David Bowie Warpaint

Run For Cover is a weekly music column comparing cover songs to the original version. Prepare for a major bending of rules as we hear musicians throw around genres, tempos, style, and intent. Whether they’re picking up another’s song out of respect or boredom, the results have impressed us.

David Bowie is one of those American music icons that somehow manages to get under-appreciated while still being overplayed. He’s got a slew of hits and iconic look that make him immediately recognizable. But at the same time, there’s more than the lightning bolt face and Ziggy Stardust glam rock that’s worth cooing over.

It didn’t take long to find out Bowie was, and is, all about reinvention.

Three years after he came smashing into the scene with “Space Oddity,” he paraded around with his androgynous new Ziggy persona, crossed over to American airwaves with “Fame,” and cannonballed fearlessly into minimalism on 1977’s Low, a decision that would make his commercial success prevalent but wavering.

Then began the 1980s. A year before collaborating with Queen on one of their biggest hits, “Under Pressure,” Bowie dropped “Ashes to Ashes.” Casual fans felt comfortable as Bowie brought Major Tom back into the picture and let edgy funk bass, guitar synthesizers, and complex vocal layers wrap up his thoughts on the 1970s. Its deadpan delivery and interesting set up make it as intriguing today as it was back then. How else does a 34-year-old song get over 9 million YouTube views?

It’s been ten years since Warpaint formed, yet it still feels like they don’t get the attention they deserve. The four piece Los Angeles indie rock band have only put out two full length LPs, the newest being this year’s incredible self-titled, but that’s no reason to get snarky. They’ve focused their talent on releasing albums when they’re precise and ready, forgoing constants for individuality. Their work manages to mask its complicated creativity in sweet vocals.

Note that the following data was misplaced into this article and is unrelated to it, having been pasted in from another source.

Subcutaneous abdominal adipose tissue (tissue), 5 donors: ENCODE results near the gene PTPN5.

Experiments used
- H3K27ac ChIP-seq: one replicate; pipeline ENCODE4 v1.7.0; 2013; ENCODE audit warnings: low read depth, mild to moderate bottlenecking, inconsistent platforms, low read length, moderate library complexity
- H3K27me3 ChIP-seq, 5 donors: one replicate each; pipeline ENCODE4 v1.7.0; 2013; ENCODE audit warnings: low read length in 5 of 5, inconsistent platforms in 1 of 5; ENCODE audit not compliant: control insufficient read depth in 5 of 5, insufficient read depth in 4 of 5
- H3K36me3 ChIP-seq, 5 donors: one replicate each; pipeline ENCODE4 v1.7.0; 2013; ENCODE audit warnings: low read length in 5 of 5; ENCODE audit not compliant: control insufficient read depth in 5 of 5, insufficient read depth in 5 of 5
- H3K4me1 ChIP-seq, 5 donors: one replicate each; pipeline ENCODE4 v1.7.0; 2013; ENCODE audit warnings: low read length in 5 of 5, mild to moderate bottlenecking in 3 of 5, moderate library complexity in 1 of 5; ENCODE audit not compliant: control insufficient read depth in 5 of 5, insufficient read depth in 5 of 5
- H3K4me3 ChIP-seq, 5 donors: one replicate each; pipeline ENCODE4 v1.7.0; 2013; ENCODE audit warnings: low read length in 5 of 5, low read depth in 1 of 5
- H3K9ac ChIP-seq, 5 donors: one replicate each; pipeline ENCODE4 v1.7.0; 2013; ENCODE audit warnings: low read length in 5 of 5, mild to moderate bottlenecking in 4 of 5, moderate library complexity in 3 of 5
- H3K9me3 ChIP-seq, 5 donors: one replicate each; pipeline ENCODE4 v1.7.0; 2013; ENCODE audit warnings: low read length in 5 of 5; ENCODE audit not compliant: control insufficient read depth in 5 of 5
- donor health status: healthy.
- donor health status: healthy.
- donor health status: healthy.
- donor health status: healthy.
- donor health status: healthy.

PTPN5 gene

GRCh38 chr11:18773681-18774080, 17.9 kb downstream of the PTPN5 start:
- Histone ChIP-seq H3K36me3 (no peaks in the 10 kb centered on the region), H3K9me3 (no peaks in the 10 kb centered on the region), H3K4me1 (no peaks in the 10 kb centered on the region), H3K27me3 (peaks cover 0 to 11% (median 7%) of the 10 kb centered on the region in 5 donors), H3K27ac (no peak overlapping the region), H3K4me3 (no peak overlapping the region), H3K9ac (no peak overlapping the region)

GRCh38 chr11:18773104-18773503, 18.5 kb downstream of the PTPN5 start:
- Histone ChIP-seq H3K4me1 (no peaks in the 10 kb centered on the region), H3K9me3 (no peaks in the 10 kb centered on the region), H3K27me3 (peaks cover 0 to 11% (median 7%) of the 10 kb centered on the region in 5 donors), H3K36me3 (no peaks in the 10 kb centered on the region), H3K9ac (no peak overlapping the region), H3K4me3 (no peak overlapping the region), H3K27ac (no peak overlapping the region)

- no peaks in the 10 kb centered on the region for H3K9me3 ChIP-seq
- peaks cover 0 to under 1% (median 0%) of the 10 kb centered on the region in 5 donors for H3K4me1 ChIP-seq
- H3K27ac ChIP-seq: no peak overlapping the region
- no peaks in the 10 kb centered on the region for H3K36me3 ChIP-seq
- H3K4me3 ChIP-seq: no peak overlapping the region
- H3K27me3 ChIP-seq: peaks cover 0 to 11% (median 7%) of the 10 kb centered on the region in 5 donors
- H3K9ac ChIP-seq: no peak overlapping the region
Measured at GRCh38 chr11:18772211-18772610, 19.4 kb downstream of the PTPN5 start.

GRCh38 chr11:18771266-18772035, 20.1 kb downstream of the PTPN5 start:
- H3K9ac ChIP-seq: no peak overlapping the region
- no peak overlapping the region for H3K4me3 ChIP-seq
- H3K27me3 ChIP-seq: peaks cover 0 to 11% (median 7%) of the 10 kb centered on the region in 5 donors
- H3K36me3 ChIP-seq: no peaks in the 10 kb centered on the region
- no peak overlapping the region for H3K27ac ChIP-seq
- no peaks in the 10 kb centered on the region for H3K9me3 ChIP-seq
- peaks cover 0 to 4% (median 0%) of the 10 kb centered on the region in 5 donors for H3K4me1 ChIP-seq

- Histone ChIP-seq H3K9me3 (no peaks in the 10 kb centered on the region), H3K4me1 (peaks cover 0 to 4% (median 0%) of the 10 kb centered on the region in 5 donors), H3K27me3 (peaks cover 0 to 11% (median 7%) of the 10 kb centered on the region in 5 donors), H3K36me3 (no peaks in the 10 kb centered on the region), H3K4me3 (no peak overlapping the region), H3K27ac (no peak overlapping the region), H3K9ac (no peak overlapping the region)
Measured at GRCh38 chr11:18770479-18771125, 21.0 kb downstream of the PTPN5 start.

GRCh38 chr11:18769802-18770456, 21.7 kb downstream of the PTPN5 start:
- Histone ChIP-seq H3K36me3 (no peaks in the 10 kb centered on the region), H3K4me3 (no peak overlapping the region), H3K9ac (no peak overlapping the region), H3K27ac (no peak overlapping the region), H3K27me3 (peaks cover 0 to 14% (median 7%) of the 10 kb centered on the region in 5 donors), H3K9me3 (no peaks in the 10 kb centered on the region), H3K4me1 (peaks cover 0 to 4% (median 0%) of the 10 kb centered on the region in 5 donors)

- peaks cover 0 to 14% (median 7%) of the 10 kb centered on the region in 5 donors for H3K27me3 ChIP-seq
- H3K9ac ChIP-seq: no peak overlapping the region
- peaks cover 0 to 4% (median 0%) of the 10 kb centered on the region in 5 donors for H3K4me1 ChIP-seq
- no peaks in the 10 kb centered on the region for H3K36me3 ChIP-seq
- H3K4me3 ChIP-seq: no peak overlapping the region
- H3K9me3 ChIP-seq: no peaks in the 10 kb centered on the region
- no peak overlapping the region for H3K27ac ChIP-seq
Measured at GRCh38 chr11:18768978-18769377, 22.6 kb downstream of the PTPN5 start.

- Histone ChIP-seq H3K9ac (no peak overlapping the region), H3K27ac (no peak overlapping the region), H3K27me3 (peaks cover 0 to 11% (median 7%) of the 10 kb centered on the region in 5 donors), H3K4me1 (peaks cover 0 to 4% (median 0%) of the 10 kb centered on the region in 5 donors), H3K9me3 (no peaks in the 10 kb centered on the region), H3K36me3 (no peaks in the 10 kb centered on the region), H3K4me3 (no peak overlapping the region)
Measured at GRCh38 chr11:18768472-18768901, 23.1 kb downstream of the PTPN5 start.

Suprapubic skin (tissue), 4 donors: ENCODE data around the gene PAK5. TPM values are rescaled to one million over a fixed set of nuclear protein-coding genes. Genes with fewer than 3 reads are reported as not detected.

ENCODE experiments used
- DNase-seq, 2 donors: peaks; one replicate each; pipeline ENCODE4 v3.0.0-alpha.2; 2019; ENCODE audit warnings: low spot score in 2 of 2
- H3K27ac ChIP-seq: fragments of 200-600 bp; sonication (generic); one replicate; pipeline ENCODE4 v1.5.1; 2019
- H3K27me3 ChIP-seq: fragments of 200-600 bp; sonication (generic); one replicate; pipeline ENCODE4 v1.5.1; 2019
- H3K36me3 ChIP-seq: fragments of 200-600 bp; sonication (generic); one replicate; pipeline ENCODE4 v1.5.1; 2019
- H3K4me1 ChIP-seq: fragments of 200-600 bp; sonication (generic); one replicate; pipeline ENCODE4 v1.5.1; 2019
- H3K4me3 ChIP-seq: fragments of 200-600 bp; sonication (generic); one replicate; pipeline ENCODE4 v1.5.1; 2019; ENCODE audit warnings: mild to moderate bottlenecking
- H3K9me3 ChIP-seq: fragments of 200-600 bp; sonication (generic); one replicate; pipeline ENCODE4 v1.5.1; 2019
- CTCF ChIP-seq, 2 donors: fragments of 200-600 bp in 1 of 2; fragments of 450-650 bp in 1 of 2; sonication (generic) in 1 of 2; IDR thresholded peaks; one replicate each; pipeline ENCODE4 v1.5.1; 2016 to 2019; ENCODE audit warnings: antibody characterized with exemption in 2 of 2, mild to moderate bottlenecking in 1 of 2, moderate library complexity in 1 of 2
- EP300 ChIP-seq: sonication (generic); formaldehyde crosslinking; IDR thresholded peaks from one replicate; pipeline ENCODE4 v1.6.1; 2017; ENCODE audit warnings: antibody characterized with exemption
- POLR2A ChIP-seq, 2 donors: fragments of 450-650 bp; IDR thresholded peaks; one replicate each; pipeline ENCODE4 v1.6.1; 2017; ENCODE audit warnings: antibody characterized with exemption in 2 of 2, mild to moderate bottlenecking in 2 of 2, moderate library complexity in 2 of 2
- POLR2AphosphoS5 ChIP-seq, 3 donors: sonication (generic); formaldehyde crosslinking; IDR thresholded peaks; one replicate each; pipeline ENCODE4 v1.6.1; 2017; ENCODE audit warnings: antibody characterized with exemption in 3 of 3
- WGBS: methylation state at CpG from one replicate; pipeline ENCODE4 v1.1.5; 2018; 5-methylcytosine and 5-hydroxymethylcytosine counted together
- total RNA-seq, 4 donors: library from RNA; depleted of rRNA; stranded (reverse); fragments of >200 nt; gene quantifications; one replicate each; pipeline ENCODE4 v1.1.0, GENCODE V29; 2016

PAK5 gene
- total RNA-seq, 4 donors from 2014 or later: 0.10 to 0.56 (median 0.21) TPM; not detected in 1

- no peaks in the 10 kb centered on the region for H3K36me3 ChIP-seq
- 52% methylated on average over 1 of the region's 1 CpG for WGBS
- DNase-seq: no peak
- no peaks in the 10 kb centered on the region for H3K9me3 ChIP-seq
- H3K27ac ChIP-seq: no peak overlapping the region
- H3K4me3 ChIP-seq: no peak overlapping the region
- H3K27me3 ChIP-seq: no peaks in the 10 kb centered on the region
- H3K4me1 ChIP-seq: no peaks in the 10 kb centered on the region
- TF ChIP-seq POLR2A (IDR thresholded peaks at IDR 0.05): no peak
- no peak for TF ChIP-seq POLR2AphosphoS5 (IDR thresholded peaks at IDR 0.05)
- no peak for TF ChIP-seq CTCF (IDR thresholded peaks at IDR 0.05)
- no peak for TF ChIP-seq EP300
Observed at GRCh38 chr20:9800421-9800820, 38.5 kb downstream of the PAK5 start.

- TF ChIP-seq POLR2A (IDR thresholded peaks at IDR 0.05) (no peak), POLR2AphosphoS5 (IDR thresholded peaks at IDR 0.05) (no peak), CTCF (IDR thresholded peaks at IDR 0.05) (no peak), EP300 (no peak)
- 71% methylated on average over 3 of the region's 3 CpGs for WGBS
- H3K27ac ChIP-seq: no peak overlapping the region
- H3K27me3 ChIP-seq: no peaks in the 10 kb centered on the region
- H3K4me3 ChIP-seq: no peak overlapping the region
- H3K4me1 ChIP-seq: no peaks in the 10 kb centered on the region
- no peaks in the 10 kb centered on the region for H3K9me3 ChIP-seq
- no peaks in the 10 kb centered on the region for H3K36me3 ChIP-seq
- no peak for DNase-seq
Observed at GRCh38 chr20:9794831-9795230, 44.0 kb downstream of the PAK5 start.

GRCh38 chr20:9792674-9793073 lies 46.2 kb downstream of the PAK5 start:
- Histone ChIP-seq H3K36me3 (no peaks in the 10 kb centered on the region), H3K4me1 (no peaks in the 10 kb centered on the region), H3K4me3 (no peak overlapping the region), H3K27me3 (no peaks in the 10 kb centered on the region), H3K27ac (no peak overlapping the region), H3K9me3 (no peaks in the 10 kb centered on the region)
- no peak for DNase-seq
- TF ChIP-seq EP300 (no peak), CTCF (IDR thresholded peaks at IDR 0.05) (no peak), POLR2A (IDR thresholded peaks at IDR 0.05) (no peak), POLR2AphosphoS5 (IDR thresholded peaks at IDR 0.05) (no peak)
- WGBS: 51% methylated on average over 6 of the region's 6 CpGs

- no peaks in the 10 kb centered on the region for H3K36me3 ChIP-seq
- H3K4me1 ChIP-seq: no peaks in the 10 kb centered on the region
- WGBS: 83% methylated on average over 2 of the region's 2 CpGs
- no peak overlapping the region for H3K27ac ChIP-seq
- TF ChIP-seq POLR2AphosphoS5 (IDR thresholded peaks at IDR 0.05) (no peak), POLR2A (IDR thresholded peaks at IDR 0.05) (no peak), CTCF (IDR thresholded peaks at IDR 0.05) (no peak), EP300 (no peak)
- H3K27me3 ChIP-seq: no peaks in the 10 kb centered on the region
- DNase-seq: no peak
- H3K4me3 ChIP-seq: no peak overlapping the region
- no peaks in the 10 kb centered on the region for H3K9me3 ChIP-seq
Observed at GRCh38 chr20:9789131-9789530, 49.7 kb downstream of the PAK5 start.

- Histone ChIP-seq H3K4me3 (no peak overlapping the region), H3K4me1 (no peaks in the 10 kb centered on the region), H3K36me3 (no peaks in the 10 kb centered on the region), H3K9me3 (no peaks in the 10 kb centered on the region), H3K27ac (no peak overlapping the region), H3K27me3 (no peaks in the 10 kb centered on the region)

So leave it to Warpaint to sit a Bowie song in both heaven and hell.

The four piece delicately take over “Ashes to Ashes” with a seductiveness that’s never abrasive. Delicate keys add a dream pop touch to the whole song while the dizzy direction feels like it’s spiraling towards a darker, venomous ending. The four girls’ vocals stack up neatly, at times drawing a similarity to Blonde Redhead’s Kazu Makino, while Stella Mozgawa’s drums crash with sedative cymbals and clucking sticks that hold the whole thing together.

The cover is a part of 2010’s We Were So Turned On: A Tribute to David Bowie. The compilation cover album features a stacked lineup of bands taking their best swing at the American hero’s songs including Duran Duran, Carla Bruni, and Devendra Banhart. Even though it was originally supposed to feature covers by Radiohead, Nine Inch Nails, and MGMT, the crew that stuck around make the two disc release a treasure of tracks.

Right from Jenny Lee Lindberg’s first bass notes on her Rickenbacker, it’s clear Warpaint is on point. As the rest of their cover reveals itself, though, it becomes more and more impressive with its articulation, attention to detail, and, most importantly, variation. David Bowie is obviously a musician honored for his songwriting abilities and delivery, but 30 years later Warpaint are sure as hell giving him a run for his money.


Nina wants to explore India but spends most of her time reading n+1 and trying to play the banjo instead.

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